particular hardware platform (e.g. Pentium, or PowerPC, MIPS)


void main()


printf(“Hello kids\n”);


Source file

Task1 Task1.c



CPre C Preprocessor


Object file


© PG/HC 2007 Computation 5JJ70 pg 4

Linking it together

• The ‘linker’ puts assembles compiled pieces of code together to make

an executable.

– It picks the necessary routines, calculates the proper

addresses, dd and d ti ties it t to lib libraries i (dll’s) ( ’)

• BUT.. The system needs to know what is to be linked, and which

source files must be used.

• In unix/linux unix/linux, ‘makefiles’ makefiles are used to t maintain dependencies and call

the linker program with the proper options.

• Visual C++ has the notion of a ‘project’:






This is the one

You can actually run!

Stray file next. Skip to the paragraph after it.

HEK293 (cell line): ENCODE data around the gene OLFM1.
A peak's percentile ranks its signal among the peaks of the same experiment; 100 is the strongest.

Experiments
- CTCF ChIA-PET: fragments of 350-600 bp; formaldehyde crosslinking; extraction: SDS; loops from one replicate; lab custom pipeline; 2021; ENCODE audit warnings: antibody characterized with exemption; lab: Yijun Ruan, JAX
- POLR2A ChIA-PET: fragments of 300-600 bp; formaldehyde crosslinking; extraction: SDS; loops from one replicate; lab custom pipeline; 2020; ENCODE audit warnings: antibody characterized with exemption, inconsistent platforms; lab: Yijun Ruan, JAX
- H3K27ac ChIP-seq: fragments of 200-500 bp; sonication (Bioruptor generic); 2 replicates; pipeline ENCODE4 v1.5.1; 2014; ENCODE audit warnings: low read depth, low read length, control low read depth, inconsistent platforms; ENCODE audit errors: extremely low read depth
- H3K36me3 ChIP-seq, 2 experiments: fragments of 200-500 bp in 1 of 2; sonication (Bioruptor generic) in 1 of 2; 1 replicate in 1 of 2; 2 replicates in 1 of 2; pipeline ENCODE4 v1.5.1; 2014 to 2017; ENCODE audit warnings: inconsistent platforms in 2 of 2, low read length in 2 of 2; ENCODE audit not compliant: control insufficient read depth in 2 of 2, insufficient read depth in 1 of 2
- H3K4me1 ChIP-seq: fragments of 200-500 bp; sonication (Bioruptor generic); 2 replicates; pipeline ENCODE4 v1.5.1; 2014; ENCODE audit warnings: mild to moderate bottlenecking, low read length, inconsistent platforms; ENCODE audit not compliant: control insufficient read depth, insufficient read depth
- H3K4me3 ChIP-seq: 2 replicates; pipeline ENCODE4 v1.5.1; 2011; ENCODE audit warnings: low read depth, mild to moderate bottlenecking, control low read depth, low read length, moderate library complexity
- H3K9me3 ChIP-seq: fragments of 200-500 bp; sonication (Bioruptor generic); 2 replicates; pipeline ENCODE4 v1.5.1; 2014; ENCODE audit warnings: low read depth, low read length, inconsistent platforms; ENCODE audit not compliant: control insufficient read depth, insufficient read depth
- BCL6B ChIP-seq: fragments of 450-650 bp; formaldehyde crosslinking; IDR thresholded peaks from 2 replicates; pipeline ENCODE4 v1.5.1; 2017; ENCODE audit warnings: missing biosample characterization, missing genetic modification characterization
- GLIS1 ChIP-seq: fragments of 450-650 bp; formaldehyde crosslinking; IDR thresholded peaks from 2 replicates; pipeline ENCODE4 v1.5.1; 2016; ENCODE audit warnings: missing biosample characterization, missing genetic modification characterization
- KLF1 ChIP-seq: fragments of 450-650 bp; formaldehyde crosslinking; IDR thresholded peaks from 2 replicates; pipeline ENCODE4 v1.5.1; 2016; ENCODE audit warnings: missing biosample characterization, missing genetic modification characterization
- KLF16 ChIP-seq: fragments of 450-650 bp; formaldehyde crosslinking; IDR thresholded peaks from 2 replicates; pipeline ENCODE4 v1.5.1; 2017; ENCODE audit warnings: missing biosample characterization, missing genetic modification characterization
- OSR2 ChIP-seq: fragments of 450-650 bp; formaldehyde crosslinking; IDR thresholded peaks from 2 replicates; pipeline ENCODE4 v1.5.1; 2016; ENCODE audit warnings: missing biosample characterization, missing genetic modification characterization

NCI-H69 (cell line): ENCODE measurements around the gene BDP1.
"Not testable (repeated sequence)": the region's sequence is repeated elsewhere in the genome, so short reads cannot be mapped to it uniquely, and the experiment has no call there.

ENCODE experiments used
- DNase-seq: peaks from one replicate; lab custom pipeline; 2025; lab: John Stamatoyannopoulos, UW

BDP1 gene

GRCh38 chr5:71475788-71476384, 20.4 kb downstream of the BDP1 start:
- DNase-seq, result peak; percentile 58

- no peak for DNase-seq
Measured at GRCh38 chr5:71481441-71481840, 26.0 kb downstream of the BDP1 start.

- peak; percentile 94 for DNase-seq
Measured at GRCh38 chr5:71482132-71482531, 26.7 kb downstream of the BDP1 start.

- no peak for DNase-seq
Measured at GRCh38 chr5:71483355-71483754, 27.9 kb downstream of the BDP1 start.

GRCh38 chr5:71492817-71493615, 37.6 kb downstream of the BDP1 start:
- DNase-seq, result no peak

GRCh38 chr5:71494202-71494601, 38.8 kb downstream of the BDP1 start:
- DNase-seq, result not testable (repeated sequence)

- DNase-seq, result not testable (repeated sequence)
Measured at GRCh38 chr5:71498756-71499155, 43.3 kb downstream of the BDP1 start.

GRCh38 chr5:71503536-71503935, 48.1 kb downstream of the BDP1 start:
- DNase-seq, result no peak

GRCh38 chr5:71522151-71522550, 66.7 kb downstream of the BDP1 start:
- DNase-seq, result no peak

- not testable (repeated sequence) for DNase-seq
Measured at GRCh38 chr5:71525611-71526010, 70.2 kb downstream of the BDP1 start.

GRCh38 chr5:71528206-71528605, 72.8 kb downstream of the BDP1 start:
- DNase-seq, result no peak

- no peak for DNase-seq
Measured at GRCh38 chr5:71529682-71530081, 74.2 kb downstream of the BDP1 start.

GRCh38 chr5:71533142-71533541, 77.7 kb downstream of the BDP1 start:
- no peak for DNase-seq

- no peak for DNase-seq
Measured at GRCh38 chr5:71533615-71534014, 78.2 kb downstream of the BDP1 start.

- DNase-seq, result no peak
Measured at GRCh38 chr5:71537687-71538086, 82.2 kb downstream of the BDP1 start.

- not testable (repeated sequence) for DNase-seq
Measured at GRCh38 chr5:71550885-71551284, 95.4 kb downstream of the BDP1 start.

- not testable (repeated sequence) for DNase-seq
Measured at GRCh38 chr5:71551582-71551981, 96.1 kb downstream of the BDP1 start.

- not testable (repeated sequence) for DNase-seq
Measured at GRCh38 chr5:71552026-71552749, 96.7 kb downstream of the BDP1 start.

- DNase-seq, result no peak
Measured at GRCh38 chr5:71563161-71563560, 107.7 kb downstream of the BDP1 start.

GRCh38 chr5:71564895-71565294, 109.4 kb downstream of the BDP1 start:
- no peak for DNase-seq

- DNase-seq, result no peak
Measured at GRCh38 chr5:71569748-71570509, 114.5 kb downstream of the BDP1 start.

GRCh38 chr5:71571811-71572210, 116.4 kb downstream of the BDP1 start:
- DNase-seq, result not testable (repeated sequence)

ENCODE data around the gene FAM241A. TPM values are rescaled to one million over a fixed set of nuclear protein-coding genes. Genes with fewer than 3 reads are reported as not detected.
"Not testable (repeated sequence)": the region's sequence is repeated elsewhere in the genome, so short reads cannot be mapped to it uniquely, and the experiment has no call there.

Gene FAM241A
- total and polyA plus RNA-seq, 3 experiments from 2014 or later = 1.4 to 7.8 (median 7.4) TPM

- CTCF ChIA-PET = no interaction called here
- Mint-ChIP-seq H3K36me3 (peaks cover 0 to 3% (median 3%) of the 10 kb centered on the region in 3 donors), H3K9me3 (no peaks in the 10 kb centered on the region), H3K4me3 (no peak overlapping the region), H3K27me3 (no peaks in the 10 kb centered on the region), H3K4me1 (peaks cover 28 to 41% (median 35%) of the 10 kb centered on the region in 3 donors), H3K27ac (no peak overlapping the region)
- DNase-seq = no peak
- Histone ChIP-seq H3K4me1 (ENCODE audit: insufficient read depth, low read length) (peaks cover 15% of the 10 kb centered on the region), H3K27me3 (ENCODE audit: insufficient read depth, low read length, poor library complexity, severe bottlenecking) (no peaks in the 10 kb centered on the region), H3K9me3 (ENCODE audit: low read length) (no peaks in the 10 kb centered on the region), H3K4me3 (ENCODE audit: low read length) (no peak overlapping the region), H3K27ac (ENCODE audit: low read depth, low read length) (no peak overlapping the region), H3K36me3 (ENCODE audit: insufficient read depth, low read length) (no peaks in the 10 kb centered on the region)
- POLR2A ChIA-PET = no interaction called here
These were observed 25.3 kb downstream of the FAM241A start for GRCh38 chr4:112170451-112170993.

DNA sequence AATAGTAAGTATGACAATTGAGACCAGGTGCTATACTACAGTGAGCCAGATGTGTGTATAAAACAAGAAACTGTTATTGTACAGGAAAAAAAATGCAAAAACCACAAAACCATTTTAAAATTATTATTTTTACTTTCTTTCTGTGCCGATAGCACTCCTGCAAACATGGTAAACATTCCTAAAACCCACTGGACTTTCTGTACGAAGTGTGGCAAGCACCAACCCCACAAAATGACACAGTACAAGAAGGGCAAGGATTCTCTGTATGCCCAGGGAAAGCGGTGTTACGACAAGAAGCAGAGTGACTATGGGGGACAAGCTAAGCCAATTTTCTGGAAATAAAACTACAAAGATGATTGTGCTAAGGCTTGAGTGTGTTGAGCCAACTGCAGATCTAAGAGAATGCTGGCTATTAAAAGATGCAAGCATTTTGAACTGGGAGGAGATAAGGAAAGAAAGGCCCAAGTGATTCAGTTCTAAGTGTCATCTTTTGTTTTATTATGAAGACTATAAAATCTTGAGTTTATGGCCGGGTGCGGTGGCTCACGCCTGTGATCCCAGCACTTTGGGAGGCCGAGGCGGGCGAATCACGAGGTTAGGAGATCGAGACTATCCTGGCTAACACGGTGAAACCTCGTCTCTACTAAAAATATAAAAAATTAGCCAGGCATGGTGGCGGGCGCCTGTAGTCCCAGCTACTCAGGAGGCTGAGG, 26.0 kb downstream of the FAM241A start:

© PG/HC 2007 Computation 5JJ70 pg 5

The genesis of C

Ken Thompson, (Dennis Ritchie and Brian Kernighan):

"In 1969, AT&T had just terminated their work with the GE/Honeywell/AT&T

Multics Mult cs project. Br Brian an and I had just started work working ng wwith th an early release of

Pascal from Professor Nicklaus Wirth's ETH labs in Switzerland and we were

impressed with its elegant simplicity and power. Dennis had just finished

reading Bored of the Rings, a hilarious National Lampoon parody of the

great r t Tolkien T lki n LLord rd of f th the Rin Rings s tril trilogy. As a llark, rk we ddecided cid d t to d do pparodies r di s

of the Multics environment and Pascal. Dennis and I were responsible for the

operating environment. We looked at Multics and designed the new system to

be as complex p and cryptic yp as possible p to maximize casual users' frustration